NOTE: The content on this page is partially copied from R. Scott
Ping is like a network echolocation mechanism.
Ping stands for "Packet INternet Groper." An Internet utility used to determine whether a particular IP address is reachable online by sending out a packet and waiting for a response. Ping is used to test and debug a network as well as see if a user or server is online.
Ping sends ICMP ECHO_REQUEST packets to any network addressable host (i.e. a server, a gateway router, etc.). The piece of equipment must be IP (Internet Protocol) addressable in order for ping to work
Ping is useful for determining whether a host is up and running on the network. Ping returns information regarding the hosts response to the ICMP ECHO_REQUEST packets.
Ping on Windows machine sends four datagram packets to be delivered:
ping hostname -or- ping nn.nn.nn.nn
where nn.nn.nn.nn is an IP address. For example:
ping localhost -or- ping 127.0.0.1
unknown host hostname
Most likely cause: the host you pinged isn't a valid fully qualified domain name.
The host you pinged is a valid fully qualified domain name, but ping could not establish a network connection to it. Could be that the host is down. Another possibility is that your local machine has fallen off the network. Maybe the local gateway router is down.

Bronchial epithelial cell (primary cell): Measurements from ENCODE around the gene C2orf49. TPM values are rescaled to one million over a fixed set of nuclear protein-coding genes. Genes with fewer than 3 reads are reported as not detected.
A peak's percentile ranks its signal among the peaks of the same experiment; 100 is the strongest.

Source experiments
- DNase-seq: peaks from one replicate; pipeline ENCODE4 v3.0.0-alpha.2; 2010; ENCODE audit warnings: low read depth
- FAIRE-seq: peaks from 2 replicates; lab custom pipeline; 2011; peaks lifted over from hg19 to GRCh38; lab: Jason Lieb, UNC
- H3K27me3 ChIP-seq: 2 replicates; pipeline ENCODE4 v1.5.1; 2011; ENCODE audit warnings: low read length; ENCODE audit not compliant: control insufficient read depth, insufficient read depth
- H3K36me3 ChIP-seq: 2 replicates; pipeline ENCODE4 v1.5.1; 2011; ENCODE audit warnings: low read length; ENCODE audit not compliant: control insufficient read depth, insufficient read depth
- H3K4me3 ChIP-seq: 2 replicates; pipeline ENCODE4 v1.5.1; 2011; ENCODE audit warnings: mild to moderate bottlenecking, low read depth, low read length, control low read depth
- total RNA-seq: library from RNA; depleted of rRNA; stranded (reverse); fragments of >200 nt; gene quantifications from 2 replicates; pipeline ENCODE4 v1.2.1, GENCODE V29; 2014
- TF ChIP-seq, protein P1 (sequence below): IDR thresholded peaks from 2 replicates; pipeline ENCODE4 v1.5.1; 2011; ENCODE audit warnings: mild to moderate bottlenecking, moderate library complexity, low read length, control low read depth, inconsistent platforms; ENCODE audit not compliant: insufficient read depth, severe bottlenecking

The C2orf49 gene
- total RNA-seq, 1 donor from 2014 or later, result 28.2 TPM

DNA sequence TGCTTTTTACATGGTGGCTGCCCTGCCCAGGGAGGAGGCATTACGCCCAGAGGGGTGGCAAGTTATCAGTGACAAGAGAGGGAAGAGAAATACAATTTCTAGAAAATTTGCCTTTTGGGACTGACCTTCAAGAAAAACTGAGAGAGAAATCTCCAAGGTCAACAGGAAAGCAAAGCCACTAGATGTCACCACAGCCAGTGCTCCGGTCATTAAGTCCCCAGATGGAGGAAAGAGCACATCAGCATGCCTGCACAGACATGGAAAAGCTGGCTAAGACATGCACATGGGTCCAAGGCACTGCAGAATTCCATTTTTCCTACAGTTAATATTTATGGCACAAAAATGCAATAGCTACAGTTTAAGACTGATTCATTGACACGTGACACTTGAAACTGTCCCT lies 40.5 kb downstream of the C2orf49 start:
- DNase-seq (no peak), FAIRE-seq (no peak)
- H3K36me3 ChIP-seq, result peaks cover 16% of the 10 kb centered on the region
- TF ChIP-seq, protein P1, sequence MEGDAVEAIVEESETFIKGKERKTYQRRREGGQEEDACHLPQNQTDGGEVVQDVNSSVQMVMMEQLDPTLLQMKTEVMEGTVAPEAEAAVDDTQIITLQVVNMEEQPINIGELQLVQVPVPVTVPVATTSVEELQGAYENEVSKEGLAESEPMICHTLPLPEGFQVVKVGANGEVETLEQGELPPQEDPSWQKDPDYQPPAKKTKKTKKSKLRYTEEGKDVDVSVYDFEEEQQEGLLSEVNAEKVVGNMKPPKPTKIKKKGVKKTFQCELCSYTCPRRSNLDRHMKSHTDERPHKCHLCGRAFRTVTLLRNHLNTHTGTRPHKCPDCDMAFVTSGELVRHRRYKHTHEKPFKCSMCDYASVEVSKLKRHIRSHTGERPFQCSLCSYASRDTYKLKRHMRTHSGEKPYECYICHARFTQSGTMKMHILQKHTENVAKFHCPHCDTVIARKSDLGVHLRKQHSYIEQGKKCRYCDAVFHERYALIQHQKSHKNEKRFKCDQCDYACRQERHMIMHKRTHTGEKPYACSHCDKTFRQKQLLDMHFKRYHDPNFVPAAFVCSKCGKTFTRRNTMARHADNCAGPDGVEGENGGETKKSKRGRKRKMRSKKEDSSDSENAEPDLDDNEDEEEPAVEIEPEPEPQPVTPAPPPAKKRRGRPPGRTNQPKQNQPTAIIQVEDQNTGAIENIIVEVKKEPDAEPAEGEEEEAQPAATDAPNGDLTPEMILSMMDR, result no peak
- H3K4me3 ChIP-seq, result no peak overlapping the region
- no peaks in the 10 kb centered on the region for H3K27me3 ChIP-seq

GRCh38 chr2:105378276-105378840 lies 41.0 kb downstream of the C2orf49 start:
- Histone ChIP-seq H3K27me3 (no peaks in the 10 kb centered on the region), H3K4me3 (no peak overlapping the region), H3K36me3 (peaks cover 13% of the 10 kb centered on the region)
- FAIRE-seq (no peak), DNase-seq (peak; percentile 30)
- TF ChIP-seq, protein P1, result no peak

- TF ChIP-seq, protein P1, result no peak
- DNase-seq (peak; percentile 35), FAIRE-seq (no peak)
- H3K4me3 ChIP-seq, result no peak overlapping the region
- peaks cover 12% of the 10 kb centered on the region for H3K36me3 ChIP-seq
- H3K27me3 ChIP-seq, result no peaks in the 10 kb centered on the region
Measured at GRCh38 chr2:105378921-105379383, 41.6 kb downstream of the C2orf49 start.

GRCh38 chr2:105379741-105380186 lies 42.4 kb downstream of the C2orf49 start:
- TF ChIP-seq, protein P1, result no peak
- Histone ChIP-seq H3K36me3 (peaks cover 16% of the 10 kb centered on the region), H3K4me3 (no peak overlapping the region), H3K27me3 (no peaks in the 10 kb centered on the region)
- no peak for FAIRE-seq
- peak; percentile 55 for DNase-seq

4 packets transmitted, 3 packets received, 25% packet loss
Don't be too alarmed by packet losses. Any loss under 50-60% might be normal for a heavily loaded network circuit.
If you can ping an IP host on a different network, it suggests that both hosts have TCP/IP correctly initialized and configured, and that routing between the networks is also configured correctly.
In cases where you cannot ping a remote host, don't jump to the conclusion that the remote host is unavailable or misconfigured, though it might be, the problem may also be a configuration issue with the source host, or potentially some routing-related (or physical connectivity) issue between the two. As a general rule, use the following steps to determine the source of connectivity issues between your PC and a remote system:
Assuming that your IP address, subnet mask, and default gateway are correct, attempt to ping a host on a different subnet. If this fails, one possibility is that routing is not configured correctly.
If pinging a remote host fails, attempt to ping your default gateway. If this fails, it may indicate that TCP/IP is not configured correctly on your local router interface, on your host PC, or that the router interface has not been enabled with the no shutdown command.
If pinging your default gateway fails, try pinging your host's configured IP address. If this fails, it can may mean that you have configured your host PC's IP address incorrectly, or that TCP/IP is not properly installed or initialized on the host system.
If pinging the host's IP address fails, try pinging the loopback address 127.0.0.1. If this fails, it generally indicates that TCP/IP is not properly installed or initialized on your host system.